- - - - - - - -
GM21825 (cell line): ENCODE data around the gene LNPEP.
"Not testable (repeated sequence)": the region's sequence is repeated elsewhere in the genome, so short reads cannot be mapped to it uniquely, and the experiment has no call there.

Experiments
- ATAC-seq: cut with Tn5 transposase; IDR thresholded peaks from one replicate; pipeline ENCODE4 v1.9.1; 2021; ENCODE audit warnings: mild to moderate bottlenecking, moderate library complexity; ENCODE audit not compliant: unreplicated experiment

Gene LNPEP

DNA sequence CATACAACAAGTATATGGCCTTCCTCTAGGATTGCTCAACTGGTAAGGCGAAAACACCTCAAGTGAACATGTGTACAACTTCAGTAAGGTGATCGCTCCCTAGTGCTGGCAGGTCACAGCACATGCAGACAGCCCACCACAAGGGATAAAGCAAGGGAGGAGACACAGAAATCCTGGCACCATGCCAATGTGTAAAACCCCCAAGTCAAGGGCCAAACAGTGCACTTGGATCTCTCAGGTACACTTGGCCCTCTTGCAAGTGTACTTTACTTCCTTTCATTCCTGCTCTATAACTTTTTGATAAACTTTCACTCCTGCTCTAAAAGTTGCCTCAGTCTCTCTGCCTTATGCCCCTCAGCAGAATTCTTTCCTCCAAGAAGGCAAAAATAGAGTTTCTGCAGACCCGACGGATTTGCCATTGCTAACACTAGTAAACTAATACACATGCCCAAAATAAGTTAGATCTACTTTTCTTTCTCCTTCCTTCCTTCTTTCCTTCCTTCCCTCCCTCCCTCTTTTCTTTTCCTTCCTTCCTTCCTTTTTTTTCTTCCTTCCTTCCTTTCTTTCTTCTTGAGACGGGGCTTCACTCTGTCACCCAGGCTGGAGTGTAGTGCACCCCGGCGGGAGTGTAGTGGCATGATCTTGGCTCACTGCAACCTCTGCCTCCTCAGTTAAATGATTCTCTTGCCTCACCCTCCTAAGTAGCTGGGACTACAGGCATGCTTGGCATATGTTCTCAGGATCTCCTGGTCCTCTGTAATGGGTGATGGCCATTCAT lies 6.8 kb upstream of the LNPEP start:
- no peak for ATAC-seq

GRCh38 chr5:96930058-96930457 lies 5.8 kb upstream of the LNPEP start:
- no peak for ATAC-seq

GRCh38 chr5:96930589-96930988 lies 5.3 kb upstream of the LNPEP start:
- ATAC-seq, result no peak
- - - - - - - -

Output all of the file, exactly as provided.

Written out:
GM21825 (cell line): ENCODE data around the gene LNPEP.
"Not testable (repeated sequence)": the region's sequence is repeated elsewhere in the genome, so short reads cannot be mapped to it uniquely, and the experiment has no call there.

Experiments
- ATAC-seq: cut with Tn5 transposase; IDR thresholded peaks from one replicate; pipeline ENCODE4 v1.9.1; 2021; ENCODE audit warnings: mild to moderate bottlenecking, moderate library complexity; ENCODE audit not compliant: unreplicated experiment

Gene LNPEP

DNA sequence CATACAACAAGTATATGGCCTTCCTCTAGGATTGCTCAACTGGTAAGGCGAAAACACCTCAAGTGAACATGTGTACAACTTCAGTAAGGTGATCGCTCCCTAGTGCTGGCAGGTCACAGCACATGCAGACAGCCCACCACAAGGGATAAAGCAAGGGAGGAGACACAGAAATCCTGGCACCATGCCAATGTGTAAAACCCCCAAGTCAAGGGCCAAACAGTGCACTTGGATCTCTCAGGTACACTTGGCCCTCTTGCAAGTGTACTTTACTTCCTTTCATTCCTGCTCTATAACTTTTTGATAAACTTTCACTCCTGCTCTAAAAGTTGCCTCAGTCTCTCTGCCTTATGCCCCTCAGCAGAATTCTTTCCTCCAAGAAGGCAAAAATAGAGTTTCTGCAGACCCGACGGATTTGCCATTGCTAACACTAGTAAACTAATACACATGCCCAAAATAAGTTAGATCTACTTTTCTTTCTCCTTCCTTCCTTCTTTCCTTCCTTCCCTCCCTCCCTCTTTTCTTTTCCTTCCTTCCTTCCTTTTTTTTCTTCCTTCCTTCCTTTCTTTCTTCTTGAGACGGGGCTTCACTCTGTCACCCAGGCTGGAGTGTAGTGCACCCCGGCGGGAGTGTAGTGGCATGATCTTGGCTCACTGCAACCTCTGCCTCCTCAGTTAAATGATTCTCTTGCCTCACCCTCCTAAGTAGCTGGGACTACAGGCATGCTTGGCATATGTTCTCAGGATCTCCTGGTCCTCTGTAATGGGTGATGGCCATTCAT lies 6.8 kb upstream of the LNPEP start:
- no peak for ATAC-seq

GRCh38 chr5:96930058-96930457 lies 5.8 kb upstream of the LNPEP start:
- no peak for ATAC-seq

GRCh38 chr5:96930589-96930988 lies 5.3 kb upstream of the LNPEP start:
- ATAC-seq, result no peak